First, the language used by our legislature in setting forth the purpose of the act suggests that the legislature intended to limit its scope to new homes built on-site. "When the language of the law is susceptible of different meanings, it must be interpreted as having the meaning that best conforms to purpose of the law." La.Civ. Code art. 10; See Louisiana Smoked Prods., Inc. v. Savoie's Sausage and Food Prods., Inc., 96-1716 (La.7/1/91), 696 So.2d 1373. The Louisiana Legislature has expressed its purpose in enacting the NHWA at La.R.S. 9:3141. La.R.S. 9:3141 states:

The legislature finds a need to promote commerce in Louisiana by providing clear, concise, and mandatory warranties for the purchasers and occupants of new homes in Louisiana and by providing for the use of homeowners' insurance as additional protection for the public against defects in the construction of new homes. This need can be met by providing a warranty for a new home purchaser defining the responsibility of the builder to that purchaser and subsequent purchasers during the warranty periods provided herein. The warranty, which is mandatory in most cases, shall apply whether or not building code regulations are in effect in the location of the structure, thereby promoting uniformity of defined building standards. Additionally, all provisions of this Chapter shall apply to any defect although there is no building standard directly regulating the defective workmanship or materials.

In this statement of purpose, the legislature anticipates that the statutory warranty outlined in the act will be applied to builders and to occupants of new homes. In addition, the statement of purpose provides that the warranty will be applied whether or not building codes are in effect at the location of the structure and will be applied regardless of whether any building standards relate directly to the defective workmanship or materials that the warranty covers. The legislature's repeated reference to "building codes" and "building standards" in this act's statement of purpose indicates that the legislature intended this legislation to apply to homes built on-site. Only homes built on-site are typically covered by such "building standards" or "building codes." Mobile homes are covered, in contrast, by legislation specifically providing for the standards by which they are to be built, not by "building standards" and "building codes." See La.R.S. 51:911.23. The language used by the legislature in the statement of purpose indicates that the statute should be applied only to homes capable of being regulated by "building standards" or "building codes," even if these homes are not currently regulated by them. The only new homes susceptible of such regulation are homes that are built on-site, not mobile homes.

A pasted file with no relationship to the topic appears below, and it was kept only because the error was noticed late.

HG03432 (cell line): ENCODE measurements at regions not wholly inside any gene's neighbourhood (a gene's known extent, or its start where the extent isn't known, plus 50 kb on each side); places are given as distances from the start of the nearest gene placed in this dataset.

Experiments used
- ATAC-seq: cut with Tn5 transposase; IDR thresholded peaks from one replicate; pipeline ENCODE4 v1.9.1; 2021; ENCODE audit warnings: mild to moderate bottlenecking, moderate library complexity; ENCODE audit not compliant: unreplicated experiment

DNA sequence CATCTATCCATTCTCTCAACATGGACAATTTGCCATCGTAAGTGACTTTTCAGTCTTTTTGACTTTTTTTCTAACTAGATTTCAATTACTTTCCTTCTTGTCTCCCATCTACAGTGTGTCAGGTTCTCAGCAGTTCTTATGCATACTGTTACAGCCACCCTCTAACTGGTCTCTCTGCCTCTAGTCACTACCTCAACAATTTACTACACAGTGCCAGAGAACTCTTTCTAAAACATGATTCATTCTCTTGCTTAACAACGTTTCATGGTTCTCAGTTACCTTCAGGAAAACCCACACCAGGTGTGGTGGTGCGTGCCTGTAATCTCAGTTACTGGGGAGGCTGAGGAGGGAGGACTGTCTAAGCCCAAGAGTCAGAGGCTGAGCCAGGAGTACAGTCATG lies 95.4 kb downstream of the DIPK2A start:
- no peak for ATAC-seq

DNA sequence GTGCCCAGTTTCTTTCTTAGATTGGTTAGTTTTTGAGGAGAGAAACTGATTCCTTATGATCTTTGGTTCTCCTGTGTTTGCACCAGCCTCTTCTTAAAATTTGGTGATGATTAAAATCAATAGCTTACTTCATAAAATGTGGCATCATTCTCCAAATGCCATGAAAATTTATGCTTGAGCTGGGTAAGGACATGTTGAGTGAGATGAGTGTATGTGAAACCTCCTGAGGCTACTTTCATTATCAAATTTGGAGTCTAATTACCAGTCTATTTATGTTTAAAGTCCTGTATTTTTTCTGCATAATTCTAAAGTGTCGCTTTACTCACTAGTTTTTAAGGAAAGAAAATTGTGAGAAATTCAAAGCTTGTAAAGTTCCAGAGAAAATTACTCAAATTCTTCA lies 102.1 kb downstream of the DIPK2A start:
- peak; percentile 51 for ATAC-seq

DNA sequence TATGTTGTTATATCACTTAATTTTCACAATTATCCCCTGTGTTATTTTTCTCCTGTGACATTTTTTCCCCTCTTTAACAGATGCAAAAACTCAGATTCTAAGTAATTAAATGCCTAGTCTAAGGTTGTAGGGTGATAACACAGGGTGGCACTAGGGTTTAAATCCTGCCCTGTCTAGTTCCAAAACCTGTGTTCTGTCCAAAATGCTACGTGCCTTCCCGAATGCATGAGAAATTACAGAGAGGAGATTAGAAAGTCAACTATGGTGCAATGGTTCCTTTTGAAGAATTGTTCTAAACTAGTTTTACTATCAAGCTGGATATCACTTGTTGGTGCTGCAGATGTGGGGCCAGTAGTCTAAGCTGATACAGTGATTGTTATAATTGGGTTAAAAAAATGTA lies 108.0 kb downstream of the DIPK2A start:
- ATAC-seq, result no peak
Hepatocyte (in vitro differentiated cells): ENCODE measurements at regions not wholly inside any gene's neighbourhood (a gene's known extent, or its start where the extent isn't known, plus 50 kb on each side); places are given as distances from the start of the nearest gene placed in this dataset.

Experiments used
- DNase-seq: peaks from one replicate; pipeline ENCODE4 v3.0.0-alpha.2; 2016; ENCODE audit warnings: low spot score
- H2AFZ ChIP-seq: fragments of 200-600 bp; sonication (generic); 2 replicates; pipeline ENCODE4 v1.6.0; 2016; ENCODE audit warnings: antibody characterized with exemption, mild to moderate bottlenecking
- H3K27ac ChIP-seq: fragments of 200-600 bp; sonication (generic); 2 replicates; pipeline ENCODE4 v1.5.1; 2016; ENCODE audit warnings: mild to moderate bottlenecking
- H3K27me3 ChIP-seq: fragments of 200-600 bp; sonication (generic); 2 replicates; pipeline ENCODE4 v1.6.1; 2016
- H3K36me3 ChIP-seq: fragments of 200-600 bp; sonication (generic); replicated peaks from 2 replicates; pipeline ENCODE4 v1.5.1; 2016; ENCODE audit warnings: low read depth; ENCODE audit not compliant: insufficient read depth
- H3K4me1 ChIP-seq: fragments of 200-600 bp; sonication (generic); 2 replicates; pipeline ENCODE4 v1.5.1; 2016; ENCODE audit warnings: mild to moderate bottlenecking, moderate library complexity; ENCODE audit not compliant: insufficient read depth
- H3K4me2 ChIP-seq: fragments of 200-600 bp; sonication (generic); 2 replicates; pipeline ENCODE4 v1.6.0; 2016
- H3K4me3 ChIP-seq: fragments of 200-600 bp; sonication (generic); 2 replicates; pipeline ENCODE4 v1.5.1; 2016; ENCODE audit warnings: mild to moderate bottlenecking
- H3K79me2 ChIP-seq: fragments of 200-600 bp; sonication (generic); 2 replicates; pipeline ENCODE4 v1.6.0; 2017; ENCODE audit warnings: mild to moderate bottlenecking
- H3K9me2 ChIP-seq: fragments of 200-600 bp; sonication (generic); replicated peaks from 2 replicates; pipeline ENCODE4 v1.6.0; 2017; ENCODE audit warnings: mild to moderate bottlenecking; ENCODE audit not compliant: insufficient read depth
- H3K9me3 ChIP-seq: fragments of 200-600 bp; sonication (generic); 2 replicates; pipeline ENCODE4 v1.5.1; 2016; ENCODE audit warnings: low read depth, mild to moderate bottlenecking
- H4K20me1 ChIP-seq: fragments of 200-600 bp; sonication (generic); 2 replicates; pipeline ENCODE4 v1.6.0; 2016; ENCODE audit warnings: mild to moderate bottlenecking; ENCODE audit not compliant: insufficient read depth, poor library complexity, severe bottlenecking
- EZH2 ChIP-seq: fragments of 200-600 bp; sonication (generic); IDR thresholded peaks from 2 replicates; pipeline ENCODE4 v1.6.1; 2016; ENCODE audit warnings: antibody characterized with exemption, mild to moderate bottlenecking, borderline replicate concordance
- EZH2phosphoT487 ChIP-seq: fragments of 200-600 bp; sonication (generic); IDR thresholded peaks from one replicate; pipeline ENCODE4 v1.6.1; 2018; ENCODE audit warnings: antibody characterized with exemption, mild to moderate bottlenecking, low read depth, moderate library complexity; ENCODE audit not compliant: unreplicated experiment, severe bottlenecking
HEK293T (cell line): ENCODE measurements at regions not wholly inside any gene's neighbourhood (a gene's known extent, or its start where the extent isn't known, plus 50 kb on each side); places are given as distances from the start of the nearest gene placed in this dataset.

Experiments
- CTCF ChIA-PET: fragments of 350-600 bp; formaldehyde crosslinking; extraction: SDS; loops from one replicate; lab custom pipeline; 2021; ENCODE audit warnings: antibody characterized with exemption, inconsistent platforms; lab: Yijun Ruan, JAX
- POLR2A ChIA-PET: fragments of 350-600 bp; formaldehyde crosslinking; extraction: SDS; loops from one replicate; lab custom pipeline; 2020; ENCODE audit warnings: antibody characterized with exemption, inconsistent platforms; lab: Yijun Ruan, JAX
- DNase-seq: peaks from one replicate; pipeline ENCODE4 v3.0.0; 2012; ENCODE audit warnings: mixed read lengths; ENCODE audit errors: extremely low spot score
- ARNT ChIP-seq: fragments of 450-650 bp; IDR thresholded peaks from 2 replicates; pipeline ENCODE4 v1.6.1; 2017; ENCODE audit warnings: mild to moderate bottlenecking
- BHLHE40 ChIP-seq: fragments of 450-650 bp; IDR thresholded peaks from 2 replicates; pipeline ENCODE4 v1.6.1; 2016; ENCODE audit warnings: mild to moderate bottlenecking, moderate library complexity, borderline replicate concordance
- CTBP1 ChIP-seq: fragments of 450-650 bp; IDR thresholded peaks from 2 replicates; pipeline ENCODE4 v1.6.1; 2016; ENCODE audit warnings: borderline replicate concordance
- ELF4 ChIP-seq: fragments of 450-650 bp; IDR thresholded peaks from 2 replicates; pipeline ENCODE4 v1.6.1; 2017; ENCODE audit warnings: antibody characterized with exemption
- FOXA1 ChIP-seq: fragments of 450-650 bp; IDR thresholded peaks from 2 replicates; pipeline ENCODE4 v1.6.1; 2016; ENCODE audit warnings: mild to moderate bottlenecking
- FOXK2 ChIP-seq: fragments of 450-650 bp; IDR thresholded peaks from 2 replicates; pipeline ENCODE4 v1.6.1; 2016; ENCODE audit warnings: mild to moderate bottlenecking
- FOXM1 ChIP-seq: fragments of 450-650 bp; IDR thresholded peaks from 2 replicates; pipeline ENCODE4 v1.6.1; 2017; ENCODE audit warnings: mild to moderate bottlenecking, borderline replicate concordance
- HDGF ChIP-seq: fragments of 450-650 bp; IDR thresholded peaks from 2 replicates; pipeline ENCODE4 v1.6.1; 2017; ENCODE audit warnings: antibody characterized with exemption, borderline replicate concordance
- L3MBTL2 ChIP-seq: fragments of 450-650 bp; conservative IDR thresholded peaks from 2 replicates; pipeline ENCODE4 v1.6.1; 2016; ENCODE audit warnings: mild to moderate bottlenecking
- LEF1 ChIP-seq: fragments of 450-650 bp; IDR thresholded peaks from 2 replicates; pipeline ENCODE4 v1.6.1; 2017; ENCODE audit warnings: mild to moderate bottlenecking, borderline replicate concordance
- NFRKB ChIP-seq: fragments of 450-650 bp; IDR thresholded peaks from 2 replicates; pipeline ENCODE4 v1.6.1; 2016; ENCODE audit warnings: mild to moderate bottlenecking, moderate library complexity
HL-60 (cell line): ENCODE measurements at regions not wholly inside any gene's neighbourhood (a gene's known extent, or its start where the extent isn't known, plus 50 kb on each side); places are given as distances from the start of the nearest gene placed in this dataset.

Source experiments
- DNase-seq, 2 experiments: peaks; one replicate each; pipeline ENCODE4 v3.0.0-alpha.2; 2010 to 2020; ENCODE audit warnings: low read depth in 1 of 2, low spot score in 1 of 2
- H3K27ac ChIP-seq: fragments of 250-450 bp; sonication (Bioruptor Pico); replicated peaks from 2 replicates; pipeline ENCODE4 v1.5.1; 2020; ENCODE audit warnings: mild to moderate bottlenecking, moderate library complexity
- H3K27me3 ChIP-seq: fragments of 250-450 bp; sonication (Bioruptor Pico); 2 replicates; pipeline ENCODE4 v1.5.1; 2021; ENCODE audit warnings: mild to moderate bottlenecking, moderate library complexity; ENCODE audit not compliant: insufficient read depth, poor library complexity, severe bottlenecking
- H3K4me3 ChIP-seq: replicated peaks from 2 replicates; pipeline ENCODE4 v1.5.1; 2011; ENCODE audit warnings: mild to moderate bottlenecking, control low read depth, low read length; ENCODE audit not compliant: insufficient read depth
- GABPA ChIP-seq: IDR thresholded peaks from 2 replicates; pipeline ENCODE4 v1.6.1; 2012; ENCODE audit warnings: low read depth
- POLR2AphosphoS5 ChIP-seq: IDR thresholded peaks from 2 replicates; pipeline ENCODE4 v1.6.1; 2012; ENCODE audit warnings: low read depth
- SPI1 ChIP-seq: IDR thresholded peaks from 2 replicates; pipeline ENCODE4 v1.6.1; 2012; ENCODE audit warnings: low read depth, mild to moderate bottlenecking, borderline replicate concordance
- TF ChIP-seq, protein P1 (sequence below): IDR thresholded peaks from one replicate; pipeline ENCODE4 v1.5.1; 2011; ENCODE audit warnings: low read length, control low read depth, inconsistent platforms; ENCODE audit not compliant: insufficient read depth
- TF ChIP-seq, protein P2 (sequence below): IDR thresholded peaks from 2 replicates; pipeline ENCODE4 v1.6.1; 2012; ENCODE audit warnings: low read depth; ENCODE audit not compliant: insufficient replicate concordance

In addition, the legislature defined several terms narrowly, so as to exclude the possibility that the NHWA covers mobile homes. First, the definition of "builder" does not appear broad enough to encompass the manufacturer of a mobile home. "Builder" is defined as, "any person, corporation, partnership, limited liability company, joint venture, or other entity which constructs a home, or addition thereto, including a home initially occupied by a builder as his residence ..." La.R.S. 9:3143(1). Manufacturer, the term used to describe one who constructs mobile homes, is conspicuously absent from the NHWA. See generally La.R.S. 51:911.22(5) (provides definition of manufacturer). The dissimilarity between the builder of a home and the manufacturer of a mobile home is apparent when one considers the difference between the processes used by a builder to construct a home and a manufacturer to produce a mobile home. Second, the term "home," as defined by the statute, and in the context of the statute as a whole, seems to refer only to those homes built on-site. "Home" is defined as, "any new structure designated and used only for residential use, together with all attached and unattached structures, constructed by the builder whether or not the land was purchased by the builder. Such term includes structures containing multiple family dwellings or residences." La. R.S. 9:3143(3). (Emphasis added.) In the NHWA, the clear meaning of "include" is an expansion of the word "home" to encompass multiple family dwellings or residences, e.g., apartment complexes. The legislature knew that a "multiple family dwelling" may not have been understood to be a "home" under the NHWA so the legislature included it in its definition of "home" to insure coverage. The legislature did not state that the...